Psychological Explanations of Schizophrenia

Psychological explanations of Schizophrenia including Behavioural, Psychodynamic, Cognitive and Dysfunctional Families (Double-Bind Hypothesis and Expressed Emotion Theory). Brief explanation of Diathesis Stress Model in relation to Schizophrenia

All with relevant AO2 points

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  • Created by: jb1995
  • Created on: 21-12-12 23:08
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Psychological Explanations of Schizophrenia
AO1 ­ Behavioural Explanation
The basic assumption of behaviourist psychology is that all behaviour is
learnt ­ normal and abnormal. This explanation believes that
Schizophrenia is a learned response to certain environmental events. In
1982, Liberman proposed that we all learn to respond in socially
acceptable ways to appropriate stimuli ­ for example smiling in situations
which make us happy. These behaviours are positively reinforced by
others, making them more likely to continue.
This explanation proposes that Schizophrenia is caused from the
families/role models of potential sufferers not reinforcing these positive,
acceptable behaviours and disregarding them. In disregarding them, they
may begin to notice the less socially acceptable behaviours shown by the
individual and may react towards these instead, which acts as a form of
reinforcement. These behaviours are often seen to be bizarre by most of
society and so the individual may be punished for showing these
behaviours. The punishment will act as a form of reinforcement, making
the bizarre behaviours more likely to continue (I.e. the symptoms of
Schizophrenia develop).
AO2 ­ Behavioural Explanation
One major criticism of this explanation is that there is inconsistent support
for it. For example, if Schizophrenia can be `learnt', then it must be possible
to `unlearn' it. However, any treatments for Schizophrenia based on this
explanation and the idea of `unlearning' it have shown little significant
effect on the symptoms or development of the disorder.
Another criticism of this explanation is that ignoring the bizarre responses
of Schizophrenia sufferers and reinforcing the positive, socially acceptable
behaviours does increase the number of socially acceptable behaviours that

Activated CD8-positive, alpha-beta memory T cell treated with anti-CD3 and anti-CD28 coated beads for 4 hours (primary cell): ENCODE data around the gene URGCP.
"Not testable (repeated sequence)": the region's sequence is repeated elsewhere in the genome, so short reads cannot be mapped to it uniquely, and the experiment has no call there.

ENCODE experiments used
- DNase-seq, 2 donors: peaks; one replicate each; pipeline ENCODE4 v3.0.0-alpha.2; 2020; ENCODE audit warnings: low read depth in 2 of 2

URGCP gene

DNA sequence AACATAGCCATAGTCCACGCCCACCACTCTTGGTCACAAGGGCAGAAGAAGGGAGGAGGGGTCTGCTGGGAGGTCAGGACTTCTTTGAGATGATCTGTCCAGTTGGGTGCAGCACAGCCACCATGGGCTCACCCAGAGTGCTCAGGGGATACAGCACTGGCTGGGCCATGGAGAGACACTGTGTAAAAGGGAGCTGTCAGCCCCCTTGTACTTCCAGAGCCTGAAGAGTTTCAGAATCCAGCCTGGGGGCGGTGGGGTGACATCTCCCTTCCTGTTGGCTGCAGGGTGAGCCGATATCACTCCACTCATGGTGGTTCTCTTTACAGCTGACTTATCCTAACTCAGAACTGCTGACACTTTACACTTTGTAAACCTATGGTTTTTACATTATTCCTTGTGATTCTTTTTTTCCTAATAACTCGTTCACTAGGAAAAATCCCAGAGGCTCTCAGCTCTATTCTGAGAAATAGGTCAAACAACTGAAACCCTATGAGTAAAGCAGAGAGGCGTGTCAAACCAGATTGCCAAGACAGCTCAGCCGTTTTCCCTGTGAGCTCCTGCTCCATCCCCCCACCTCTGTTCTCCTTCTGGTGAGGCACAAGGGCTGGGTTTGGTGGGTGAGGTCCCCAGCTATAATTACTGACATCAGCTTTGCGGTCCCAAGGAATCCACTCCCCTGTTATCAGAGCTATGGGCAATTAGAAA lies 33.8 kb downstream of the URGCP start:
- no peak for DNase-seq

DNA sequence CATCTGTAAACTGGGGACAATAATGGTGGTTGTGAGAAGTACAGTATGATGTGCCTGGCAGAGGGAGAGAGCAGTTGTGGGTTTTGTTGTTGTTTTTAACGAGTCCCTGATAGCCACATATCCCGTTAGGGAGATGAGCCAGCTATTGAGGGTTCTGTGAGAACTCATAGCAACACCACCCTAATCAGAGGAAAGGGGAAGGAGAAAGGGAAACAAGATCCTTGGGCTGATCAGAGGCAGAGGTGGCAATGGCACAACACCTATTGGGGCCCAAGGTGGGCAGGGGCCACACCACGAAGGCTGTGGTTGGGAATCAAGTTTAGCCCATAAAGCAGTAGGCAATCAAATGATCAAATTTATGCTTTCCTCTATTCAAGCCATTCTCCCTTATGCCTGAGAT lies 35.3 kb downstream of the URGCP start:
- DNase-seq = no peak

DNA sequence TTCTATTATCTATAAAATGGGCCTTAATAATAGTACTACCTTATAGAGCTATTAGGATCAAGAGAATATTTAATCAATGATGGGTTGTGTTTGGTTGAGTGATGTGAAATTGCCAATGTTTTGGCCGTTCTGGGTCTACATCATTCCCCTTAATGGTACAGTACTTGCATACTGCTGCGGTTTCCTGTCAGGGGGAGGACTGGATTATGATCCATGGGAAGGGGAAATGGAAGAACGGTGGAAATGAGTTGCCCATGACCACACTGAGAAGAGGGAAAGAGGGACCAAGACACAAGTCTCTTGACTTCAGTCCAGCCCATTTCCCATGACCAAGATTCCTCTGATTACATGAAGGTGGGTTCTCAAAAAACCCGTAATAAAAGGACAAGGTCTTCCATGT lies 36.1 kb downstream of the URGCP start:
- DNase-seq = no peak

the patient shows, however it has little significant effect on the symptoms
and does not offer a cure/treatment for the disorder.
A final criticism of this explanation is that it is based upon the concept of
Parsimony ­ we should look at as few concepts as possible to explain as
much possible. This could be why the behaviourist explanation is often
referred to as `anti-mentalist'; it fails to consider the complex cognitive
processes involved in Schizophrenia. This is a weakness because it can lead
to reductionism.
AO1 ­ Psychodynamic Explanation

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The main assumptions of psychodynamic psychology are based around
the psyche and its three components (ID, ego and superego), and the
role of defence mechanisms. It suggests that childhood
experiences/psychosexual development can affect later behaviour.
This explanation proposes that Schizophrenia is caused by faulty
defence mechanisms ­ mainly regression.…read more

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The main assumptions of cognitive psychology are that behaviour results
from cognitive processes ­ abnormal behaviour is believed to be caused by
faulty thought processes and patterns in the brain.
Hemsley (1993) proposed that the main deficit in Schizophrenia is a
breakdown in the relationship between information already stored as
schemas in the memory, and new incoming sensory information.…read more

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The messages typically express both care and criticism, which can lead
to confusion, self-doubt and eventual withdrawal.
There are 3 main characteristics of this type of relationship:
1. the relationship is emotionally intense
2. the parent gives two contradictory messages (usually care and
criticism) simultaneously
3.…read more

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There is thought to be a positive correlation between levels of
Expressed Emotion and relapse rates in discharged patients.
Vaughn & Leff found that patients living with high EE in their home
environment had a 51% chance of relapse. Those living in more
support environments only had a 13% chance of relapse. For those
who were unmedicated and living in a high EE environment had a 92%
chance of relapse.…read more

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The Diathesis Stress Model (in relation to Schizophrenia) is one of the
most widely accepted explanations of Schizophrenia.
This model links biological vulnerability to environmental stressors;
claiming that Schizophrenia can be caused or triggered when an
individual who has a biological predisposition (such as a genetic
vulnerability) is exposed to environmental stressors (such as traumatic
experiences, dysfunctional families or even substance abuse).…read more



I love the clear layout of this and concise points :)

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